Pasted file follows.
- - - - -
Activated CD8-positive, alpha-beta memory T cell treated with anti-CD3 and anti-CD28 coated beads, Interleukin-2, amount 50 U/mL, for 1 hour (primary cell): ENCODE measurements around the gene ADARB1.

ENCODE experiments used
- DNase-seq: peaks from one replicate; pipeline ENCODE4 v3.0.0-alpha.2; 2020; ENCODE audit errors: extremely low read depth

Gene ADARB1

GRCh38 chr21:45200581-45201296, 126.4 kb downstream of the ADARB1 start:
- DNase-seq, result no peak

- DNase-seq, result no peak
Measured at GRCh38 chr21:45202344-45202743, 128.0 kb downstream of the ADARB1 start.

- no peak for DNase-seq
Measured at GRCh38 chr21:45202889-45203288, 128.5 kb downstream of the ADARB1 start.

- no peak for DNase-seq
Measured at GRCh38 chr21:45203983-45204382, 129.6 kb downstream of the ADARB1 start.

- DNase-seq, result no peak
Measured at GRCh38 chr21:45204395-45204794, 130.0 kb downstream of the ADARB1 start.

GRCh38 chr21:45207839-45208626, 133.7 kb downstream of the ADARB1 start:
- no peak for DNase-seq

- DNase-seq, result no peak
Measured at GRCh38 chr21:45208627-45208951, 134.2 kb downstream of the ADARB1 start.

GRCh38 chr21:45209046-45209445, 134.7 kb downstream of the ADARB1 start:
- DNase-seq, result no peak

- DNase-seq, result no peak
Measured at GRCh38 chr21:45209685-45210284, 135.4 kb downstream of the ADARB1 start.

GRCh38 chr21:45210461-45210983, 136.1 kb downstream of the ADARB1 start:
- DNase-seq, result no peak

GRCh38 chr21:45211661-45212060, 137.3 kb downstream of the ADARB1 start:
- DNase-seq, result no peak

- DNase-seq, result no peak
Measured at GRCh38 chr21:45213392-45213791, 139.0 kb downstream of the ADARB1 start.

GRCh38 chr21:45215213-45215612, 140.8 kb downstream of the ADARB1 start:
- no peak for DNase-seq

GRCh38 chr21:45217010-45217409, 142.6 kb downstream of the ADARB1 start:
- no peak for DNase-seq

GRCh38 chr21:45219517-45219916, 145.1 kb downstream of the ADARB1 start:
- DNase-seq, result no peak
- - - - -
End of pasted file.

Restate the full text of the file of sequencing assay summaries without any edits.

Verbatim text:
Activated CD8-positive, alpha-beta memory T cell treated with anti-CD3 and anti-CD28 coated beads, Interleukin-2, amount 50 U/mL, for 1 hour (primary cell): ENCODE measurements around the gene ADARB1.

ENCODE experiments used
- DNase-seq: peaks from one replicate; pipeline ENCODE4 v3.0.0-alpha.2; 2020; ENCODE audit errors: extremely low read depth

Gene ADARB1

GRCh38 chr21:45200581-45201296, 126.4 kb downstream of the ADARB1 start:
- DNase-seq, result no peak

- DNase-seq, result no peak
Measured at GRCh38 chr21:45202344-45202743, 128.0 kb downstream of the ADARB1 start.

- no peak for DNase-seq
Measured at GRCh38 chr21:45202889-45203288, 128.5 kb downstream of the ADARB1 start.

- no peak for DNase-seq
Measured at GRCh38 chr21:45203983-45204382, 129.6 kb downstream of the ADARB1 start.

- DNase-seq, result no peak
Measured at GRCh38 chr21:45204395-45204794, 130.0 kb downstream of the ADARB1 start.

GRCh38 chr21:45207839-45208626, 133.7 kb downstream of the ADARB1 start:
- no peak for DNase-seq

- DNase-seq, result no peak
Measured at GRCh38 chr21:45208627-45208951, 134.2 kb downstream of the ADARB1 start.

GRCh38 chr21:45209046-45209445, 134.7 kb downstream of the ADARB1 start:
- DNase-seq, result no peak

- DNase-seq, result no peak
Measured at GRCh38 chr21:45209685-45210284, 135.4 kb downstream of the ADARB1 start.

GRCh38 chr21:45210461-45210983, 136.1 kb downstream of the ADARB1 start:
- DNase-seq, result no peak

GRCh38 chr21:45211661-45212060, 137.3 kb downstream of the ADARB1 start:
- DNase-seq, result no peak

- DNase-seq, result no peak
Measured at GRCh38 chr21:45213392-45213791, 139.0 kb downstream of the ADARB1 start.

GRCh38 chr21:45215213-45215612, 140.8 kb downstream of the ADARB1 start:
- no peak for DNase-seq

GRCh38 chr21:45217010-45217409, 142.6 kb downstream of the ADARB1 start:
- no peak for DNase-seq

GRCh38 chr21:45219517-45219916, 145.1 kb downstream of the ADARB1 start:
- DNase-seq, result no peak